Next up is that old trusty standby, the shop vac. Intitially used in place of the broom, a shop vacuum is one step up. It does a better job of cleaning the floor, and with the application of a good paper bag filter, keeps much of the sawdust from beigh redistributed. At least all but the really fine particles, which will make their way right through the bag.
The next step up is to connect the shop vacuum to a tool as it is running in order to collect much of the sawdust before it ever gets to the ground, or into the air. This is the first step towards a true dust collection system. With the proper pieces, it is even possible to collect one shop vac to several tools at the same time, though it really can’t do effective sawdust collection from more than one tool at any one time.
Then comes the small dedicated dust collector. The smallest and most affordable shop saw dust collectors are really just super shop vacuums. The have a single relatively course bag attached to a suction impeller. Slightly more powerful than vacuum, they typically have larger inlet diameters and can be either attached to a system or wheeled from machine to machine.
Two bag systems are similar to their smaller siblings, but they have larger capacity and are less manueverable. This is the starting point of any shop saw dust collection operation. They are still have relatively low cfm specifications, and are mostly designed to handle saw dust particles. Again through relatively course cloth bags to do the filtering, but add a collector plasitic bag that can be easily emptied or replaced. The cloth bag will need to be regularly cleaned.
These systems can be purchased in variety of power ratings and bag sizes. Larger ones have four bags, higher air volume ratings, and pleated paper filters that can be cleaned without dismounting. The larger units can handle dust collection from several machines at once, and have filters that collect much smaller dust particles.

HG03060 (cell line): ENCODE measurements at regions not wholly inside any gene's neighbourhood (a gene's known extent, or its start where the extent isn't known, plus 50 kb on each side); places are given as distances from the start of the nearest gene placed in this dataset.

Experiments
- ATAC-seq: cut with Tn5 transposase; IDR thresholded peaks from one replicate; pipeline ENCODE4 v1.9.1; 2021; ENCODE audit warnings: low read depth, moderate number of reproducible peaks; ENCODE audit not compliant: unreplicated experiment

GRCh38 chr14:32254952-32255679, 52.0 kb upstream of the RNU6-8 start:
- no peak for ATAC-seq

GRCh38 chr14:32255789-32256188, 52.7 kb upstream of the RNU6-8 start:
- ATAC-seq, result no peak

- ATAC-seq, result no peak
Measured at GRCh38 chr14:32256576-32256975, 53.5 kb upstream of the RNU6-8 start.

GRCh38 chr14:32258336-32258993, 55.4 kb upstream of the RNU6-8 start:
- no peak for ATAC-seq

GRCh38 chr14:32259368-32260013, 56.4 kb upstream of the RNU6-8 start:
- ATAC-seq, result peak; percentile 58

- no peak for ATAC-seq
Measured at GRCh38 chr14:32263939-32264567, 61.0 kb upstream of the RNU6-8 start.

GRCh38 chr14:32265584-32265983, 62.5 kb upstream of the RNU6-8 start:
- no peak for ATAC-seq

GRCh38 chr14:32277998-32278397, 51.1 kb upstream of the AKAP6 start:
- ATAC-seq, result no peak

One thing all of the above systems have in common (including the trusty shop vac) is that they are what are called single stage systems. Everything that is sucked up by the system are drawn through the same impeller on the way to the collection bag.
There is a better way.
Two stage dust collection
There is one small addition to a dust collection system that can vastly improve it’s performanc. And that is the additon of a separator.
The concept is simple. The output of many wood shop tools is a mixture. Form shavings or chips, to course dust, to the very fine dust that collects in your lungs and does long lasting damage. With a standard dust vacuum. All of this material goes to the same place – a bag that needs to be emptied and cleaned on a regular basis.
With the additon of a so called cyclone, the system becomes more robust, more efficient, and less labor intensive.
The concept of a two stage separator is simple, in the way that a standard shop vacuum (operating without a bag) works by sucking debris into a big open container where it drops out of the air, a 2 stage cyclone dust collector runs the large particles through a cyclone stage, where the larger particles are dropped out of the air stream before it moves through the impeller and on to the fine filters.
There are some obvious advantages to this sort of system. First, the only material that makes it as far as the filters is the material that the filters are deigned for. That means that there is less debris that ends up in the bag that doesn’t really need to be there. That means that, two, the larger particles can be collected in a simple container that can just be emptied the way you would a garbage can.
Air flow is improved, so larger shavings can be sucked up with the attendant cleaner floors and less clogged machines. As an added bonus, the design of the system means that any material that shouldn’t go through an impeller never makes it there. This reduces wear and tear on the vacuum unit, up to an including damage that might necessitate the replacement of the impeller itself.
With the addition of a fine pleated filter with a clean in place mechanism, the dust collector cyclone is the centerpiece of a state of the art woodshop collection system.
Gates and all – piping the system